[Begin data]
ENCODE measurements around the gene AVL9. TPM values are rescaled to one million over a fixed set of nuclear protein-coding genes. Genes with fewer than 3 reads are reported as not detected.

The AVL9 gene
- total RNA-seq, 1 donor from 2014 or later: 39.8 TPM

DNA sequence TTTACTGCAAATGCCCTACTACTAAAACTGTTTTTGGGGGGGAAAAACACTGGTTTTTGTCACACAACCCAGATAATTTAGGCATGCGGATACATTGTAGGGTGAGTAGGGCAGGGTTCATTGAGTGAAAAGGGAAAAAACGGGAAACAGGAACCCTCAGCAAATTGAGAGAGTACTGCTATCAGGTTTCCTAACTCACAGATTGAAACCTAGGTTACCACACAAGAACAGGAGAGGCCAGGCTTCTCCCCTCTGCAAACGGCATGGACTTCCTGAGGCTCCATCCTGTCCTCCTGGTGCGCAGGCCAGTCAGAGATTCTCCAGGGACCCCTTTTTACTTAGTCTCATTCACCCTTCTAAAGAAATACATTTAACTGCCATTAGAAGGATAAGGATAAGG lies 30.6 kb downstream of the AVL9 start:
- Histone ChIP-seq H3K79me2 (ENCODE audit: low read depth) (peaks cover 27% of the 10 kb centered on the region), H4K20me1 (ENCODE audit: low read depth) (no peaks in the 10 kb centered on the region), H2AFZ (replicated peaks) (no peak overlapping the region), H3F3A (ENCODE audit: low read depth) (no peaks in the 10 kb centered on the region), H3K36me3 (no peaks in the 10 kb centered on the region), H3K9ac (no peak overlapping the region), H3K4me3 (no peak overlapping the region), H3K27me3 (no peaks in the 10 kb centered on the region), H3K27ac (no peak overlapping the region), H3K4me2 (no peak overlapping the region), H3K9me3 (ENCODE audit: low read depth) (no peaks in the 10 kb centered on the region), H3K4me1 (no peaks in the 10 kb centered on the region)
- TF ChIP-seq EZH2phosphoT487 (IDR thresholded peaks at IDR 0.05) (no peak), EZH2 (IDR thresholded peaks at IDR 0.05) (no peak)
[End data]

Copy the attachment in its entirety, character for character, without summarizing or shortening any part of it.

ENCODE measurements around the gene AVL9. TPM values are rescaled to one million over a fixed set of nuclear protein-coding genes. Genes with fewer than 3 reads are reported as not detected.

The AVL9 gene
- total RNA-seq, 1 donor from 2014 or later: 39.8 TPM

DNA sequence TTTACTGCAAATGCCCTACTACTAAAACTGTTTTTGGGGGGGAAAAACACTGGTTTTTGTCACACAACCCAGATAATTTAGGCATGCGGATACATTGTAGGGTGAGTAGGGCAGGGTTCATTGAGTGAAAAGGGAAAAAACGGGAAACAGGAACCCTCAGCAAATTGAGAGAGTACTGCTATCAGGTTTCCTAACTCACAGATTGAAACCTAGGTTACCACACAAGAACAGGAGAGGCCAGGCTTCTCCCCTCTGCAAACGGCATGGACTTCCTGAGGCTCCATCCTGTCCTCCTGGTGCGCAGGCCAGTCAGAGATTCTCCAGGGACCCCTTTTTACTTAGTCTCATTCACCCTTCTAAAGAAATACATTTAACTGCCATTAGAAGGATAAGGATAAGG lies 30.6 kb downstream of the AVL9 start:
- Histone ChIP-seq H3K79me2 (ENCODE audit: low read depth) (peaks cover 27% of the 10 kb centered on the region), H4K20me1 (ENCODE audit: low read depth) (no peaks in the 10 kb centered on the region), H2AFZ (replicated peaks) (no peak overlapping the region), H3F3A (ENCODE audit: low read depth) (no peaks in the 10 kb centered on the region), H3K36me3 (no peaks in the 10 kb centered on the region), H3K9ac (no peak overlapping the region), H3K4me3 (no peak overlapping the region), H3K27me3 (no peaks in the 10 kb centered on the region), H3K27ac (no peak overlapping the region), H3K4me2 (no peak overlapping the region), H3K9me3 (ENCODE audit: low read depth) (no peaks in the 10 kb centered on the region), H3K4me1 (no peaks in the 10 kb centered on the region)
- TF ChIP-seq EZH2phosphoT487 (IDR thresholded peaks at IDR 0.05) (no peak), EZH2 (IDR thresholded peaks at IDR 0.05) (no peak)